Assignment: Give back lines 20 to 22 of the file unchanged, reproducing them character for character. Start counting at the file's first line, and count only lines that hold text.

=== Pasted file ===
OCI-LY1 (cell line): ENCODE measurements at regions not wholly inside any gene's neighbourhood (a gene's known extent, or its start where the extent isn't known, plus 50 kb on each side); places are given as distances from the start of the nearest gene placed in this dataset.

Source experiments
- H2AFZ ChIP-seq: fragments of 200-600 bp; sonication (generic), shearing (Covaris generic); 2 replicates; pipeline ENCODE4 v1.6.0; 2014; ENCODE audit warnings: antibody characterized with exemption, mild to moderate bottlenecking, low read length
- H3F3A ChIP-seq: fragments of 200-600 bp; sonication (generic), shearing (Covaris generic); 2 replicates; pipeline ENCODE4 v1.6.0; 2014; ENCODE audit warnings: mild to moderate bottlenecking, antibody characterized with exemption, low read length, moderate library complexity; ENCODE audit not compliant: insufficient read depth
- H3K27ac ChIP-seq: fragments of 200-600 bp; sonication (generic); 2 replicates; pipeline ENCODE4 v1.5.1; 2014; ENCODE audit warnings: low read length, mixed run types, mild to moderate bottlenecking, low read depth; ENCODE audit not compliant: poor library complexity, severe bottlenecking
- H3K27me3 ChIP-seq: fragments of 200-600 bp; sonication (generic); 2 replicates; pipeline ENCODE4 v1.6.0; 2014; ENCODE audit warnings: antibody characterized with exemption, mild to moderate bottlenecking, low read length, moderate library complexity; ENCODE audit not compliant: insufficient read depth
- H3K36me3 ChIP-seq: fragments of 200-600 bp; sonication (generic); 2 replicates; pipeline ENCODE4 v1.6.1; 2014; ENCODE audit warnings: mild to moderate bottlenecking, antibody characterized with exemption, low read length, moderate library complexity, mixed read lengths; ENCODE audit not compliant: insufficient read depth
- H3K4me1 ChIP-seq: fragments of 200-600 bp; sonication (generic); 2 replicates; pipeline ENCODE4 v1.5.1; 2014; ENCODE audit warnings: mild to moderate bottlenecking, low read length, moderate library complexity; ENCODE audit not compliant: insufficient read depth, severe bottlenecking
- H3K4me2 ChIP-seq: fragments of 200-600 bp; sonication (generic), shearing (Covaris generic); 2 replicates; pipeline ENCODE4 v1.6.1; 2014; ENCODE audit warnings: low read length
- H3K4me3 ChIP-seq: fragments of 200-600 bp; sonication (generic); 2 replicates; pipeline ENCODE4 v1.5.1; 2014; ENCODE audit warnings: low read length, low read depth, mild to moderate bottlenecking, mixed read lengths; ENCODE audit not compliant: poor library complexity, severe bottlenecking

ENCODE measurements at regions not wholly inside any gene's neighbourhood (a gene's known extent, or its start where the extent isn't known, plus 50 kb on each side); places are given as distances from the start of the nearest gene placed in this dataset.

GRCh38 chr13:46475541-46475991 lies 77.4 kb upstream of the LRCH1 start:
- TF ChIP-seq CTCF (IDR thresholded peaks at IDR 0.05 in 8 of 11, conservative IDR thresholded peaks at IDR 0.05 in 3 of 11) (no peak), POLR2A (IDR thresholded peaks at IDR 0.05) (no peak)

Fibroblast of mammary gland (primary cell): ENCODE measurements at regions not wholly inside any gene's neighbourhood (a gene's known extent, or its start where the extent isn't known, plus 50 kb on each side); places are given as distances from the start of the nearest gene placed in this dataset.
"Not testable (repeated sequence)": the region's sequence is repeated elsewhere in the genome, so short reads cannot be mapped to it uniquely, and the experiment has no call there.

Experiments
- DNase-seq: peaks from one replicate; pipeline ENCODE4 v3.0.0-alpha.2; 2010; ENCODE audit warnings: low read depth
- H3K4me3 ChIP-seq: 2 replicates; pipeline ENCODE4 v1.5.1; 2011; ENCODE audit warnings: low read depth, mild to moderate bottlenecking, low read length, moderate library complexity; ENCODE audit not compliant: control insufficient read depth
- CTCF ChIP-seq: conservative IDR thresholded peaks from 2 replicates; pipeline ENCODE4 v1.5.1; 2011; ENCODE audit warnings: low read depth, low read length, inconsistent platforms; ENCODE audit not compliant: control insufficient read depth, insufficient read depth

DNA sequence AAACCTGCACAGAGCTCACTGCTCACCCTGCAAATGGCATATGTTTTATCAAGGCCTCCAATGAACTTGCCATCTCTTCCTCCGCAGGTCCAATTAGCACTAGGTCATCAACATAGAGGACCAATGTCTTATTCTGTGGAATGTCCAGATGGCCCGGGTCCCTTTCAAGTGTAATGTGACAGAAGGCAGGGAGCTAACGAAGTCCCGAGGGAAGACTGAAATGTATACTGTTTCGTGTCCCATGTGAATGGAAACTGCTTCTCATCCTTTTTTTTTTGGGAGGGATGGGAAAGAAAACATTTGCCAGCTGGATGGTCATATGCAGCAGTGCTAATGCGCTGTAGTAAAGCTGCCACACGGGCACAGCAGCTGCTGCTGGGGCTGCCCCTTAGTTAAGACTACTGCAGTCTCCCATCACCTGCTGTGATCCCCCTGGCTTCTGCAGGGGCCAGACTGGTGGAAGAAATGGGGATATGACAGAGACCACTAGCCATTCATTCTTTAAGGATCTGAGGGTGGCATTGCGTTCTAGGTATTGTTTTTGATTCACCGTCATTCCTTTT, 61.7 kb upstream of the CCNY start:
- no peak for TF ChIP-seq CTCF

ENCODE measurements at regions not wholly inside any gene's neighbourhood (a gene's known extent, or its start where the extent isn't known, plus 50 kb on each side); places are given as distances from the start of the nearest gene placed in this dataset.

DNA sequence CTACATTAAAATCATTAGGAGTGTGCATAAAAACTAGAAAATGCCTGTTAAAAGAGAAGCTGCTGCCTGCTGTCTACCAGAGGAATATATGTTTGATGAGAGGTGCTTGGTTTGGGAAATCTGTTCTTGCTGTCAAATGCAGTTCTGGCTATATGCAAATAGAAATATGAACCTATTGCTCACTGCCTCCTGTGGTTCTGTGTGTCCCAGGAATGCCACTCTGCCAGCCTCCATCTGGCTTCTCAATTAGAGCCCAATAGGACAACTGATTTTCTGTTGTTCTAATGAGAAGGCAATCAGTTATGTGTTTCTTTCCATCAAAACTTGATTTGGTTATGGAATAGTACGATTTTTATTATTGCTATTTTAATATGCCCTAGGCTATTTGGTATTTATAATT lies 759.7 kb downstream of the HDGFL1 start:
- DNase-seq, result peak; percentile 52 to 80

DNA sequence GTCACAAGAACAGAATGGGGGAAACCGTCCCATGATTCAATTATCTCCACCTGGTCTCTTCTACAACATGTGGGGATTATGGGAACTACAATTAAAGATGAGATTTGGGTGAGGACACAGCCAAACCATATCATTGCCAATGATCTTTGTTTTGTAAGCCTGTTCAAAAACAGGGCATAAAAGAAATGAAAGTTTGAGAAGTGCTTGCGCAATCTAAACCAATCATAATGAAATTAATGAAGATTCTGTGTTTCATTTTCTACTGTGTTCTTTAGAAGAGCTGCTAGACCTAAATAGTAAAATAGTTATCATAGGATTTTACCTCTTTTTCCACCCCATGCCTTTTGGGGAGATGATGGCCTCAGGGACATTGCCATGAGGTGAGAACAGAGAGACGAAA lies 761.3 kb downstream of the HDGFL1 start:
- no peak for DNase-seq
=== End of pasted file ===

DNA sequence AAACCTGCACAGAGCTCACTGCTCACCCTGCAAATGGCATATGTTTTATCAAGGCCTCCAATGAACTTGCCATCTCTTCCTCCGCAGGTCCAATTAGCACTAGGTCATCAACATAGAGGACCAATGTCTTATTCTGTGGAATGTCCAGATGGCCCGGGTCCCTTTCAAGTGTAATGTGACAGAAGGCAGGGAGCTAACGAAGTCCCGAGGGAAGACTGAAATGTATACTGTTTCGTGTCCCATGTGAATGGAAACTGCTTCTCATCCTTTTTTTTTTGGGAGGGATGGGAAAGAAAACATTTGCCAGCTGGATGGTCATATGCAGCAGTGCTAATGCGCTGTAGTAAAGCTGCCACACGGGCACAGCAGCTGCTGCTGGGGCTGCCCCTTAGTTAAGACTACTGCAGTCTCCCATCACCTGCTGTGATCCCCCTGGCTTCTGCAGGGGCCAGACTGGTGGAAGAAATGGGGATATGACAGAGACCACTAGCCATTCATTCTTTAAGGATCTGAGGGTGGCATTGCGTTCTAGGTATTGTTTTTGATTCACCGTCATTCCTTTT, 61.7 kb upstream of the CCNY start:
- no peak for TF ChIP-seq CTCF

ENCODE measurements at regions not wholly inside any gene's neighbourhood (a gene's known extent, or its start where the extent isn't known, plus 50 kb on each side); places are given as distances from the start of the nearest gene placed in this dataset.